Trading remained in a holding pattern at the beginning of the week, with full attention focused on the Federal Reserve meeting and their decision on interest rates. Following their announcement of a 75bps (.75%) rate hike, equity markets turned south. All three major indexes finished down between 4% and 5%. Fixed income yields rose following the rate hike and remain inverted, with the 2yr UST yielding 4.239% vs 3.755% for the 10yr. Oil ended the week severely down ~$8 the week to $78.74/bbl.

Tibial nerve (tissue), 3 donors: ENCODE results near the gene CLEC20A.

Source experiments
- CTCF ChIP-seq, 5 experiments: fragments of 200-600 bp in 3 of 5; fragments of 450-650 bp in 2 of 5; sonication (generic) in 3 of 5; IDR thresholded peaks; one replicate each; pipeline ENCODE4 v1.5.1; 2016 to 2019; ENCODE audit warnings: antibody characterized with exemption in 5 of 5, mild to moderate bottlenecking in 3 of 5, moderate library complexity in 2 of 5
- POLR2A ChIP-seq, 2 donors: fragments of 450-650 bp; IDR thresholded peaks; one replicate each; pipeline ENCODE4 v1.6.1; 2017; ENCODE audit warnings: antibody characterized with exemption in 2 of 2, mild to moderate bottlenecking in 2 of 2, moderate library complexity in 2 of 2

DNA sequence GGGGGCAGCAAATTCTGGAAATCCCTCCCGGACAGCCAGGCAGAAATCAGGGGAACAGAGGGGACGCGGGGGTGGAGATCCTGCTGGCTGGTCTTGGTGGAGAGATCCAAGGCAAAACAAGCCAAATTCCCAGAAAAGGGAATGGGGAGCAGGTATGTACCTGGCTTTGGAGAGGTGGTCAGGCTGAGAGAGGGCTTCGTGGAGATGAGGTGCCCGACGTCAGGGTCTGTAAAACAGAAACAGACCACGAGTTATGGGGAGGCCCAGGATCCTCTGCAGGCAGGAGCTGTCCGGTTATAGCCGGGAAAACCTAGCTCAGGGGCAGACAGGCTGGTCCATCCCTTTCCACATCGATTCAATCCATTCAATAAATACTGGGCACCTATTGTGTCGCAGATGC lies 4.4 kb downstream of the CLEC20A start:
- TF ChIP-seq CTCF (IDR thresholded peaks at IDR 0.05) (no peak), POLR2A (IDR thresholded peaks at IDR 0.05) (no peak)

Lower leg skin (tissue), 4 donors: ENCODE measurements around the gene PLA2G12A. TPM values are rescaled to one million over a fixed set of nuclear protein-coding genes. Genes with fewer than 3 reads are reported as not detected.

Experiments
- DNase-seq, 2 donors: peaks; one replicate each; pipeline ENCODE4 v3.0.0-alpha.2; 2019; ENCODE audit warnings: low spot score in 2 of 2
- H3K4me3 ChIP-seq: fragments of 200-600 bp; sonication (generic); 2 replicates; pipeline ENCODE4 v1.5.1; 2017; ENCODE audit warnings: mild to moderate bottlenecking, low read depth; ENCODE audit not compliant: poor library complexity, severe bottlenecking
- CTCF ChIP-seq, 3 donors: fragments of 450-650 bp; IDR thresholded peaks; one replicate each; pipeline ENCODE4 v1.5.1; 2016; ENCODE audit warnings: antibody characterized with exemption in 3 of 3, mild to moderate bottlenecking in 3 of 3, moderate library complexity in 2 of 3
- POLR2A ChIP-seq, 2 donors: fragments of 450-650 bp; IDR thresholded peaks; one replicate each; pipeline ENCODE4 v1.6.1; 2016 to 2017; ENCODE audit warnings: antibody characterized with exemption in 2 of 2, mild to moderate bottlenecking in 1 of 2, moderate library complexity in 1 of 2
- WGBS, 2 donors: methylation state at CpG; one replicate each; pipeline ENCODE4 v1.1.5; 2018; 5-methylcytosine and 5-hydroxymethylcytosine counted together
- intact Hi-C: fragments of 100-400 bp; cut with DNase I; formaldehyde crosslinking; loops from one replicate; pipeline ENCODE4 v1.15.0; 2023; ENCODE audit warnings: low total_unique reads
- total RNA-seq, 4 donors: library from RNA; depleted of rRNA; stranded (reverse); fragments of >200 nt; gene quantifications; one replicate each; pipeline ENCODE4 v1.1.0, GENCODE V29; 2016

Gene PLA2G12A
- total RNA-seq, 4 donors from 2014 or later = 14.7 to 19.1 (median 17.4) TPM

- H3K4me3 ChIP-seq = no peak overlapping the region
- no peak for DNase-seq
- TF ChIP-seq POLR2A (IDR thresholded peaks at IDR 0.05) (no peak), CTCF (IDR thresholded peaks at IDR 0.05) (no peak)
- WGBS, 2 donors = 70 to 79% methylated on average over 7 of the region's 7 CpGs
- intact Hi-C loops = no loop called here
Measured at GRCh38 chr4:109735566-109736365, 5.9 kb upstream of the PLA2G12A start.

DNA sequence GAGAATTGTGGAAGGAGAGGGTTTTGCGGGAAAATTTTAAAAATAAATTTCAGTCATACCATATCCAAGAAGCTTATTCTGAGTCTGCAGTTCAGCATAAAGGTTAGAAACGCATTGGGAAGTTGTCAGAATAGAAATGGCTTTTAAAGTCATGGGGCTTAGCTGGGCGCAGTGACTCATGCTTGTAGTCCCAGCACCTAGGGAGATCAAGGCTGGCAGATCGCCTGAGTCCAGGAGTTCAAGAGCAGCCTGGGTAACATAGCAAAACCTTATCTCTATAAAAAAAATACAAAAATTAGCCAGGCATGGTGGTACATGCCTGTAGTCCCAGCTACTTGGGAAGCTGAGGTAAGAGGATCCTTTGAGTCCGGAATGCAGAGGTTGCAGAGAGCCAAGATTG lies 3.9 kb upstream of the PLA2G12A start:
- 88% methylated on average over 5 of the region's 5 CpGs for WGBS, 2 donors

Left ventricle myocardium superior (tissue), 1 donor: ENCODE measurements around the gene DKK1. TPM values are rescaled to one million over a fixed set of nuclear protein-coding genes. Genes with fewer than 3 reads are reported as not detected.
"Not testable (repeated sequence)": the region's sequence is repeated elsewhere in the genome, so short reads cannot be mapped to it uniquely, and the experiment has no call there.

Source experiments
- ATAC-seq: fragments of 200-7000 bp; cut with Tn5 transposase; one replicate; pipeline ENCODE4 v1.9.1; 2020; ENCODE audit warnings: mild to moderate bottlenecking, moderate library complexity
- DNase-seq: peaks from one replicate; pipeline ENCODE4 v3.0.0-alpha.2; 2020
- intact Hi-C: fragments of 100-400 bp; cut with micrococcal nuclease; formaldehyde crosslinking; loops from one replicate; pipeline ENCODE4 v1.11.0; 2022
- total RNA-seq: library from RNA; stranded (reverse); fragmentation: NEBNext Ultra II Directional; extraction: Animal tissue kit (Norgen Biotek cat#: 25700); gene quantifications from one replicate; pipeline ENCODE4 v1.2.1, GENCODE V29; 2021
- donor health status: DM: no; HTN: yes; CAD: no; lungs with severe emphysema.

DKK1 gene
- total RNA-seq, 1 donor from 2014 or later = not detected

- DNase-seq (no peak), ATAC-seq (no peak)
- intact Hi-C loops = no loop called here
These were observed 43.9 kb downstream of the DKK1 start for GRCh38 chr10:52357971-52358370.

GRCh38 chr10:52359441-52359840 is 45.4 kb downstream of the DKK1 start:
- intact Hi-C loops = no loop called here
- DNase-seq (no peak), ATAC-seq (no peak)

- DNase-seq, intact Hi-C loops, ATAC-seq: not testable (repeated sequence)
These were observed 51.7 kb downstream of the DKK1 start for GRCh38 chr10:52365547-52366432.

As expected, the Federal Reserve raised interest rates by 0.75%. There was speculation of a potential 1% hike, leading markets to initially rally on the announcement. That quickly changed, as Chairman Powell spoke on the committee’s decision. His remarks reinforced the Fed’s aggressive stance on crushing inflation. Meanwhile, many analysts are updating their ‘dot plot’, which shows the outlook for future rates of each individual member. The new dot plot shows voting members view interest rates going higher, and staying there for longer, with FOMC member 2022 terminal rates expectation clustering in the 4.0-4.5% range and 2023 terminal rates clustering 4.25-5.0% range.Before markets opened Friday, the United Kingdom announced sizable tax cuts to help with ongoing economic concerns and extensive energy price inflation. While such measures would typically be viewed as positive, international markets retreated due to worries that the extra money going to households will drive up spending and exacerbate inflation. Foreign exchange markets saw the Pound and Euro drop even further and the US Dollar gain more ground. Earlier in the week, Japan acted to bolster their currency as it, too, has slid extensively against the Dollar this year. Further, the Swedish Central Bank, Riksbank, hiked rates 1% to 1.75%, a more hawkish move than economists expected. At home, jobs numbers continued to show strength. Costco reported earnings after the bell Thursday, meeting expectations, though shares still went down with the general sell off on Friday. Many S&P 500 companies have seen their earnings estimates for Q3 trimmed by analysts, leading to questions of whether markets have priced in much of the bad news along with current uncertainty or if there are more unforeseen negative developments coming and more room to the downside. In geopolitical news, Russian President Vladimir Putin announced a partial mobilization of 300,000 reservists, causing protests across Russia. This comes on his threats of nuclear retaliation if Ukraine continues their efforts to regain occupied land. Italy saw election results from the weekend, with the right-of-center bloc set to win a majority in both houses and Giorgia Meloni preparing to be the nation’s first female Prime Minister. Successful investors often talk about showing confidence in long-term time horizons, when uncertainty reigns. To paraphrase of a famous Warren Buffett quote: “Be brave when others are afraid, and afraid when others are brave.” The meaning of the quote is that Wall Street often gives discounts when things are uncertain. The year 2020 may feel like long ago, but its lessons are good to recall. Hindsight may make it seem clear that holding, instead of selling, was the obvious answer. In real time, however, as we all watched markets plunge, riding out the storm was a scary endeavor. We also remember that markets bounced back much faster than anticipated. While the timetable will not be the same now, the principles will likely remain true. As Hebrews 10:35 states, “So do not throw away your confidence; it will be richly rewarded.”
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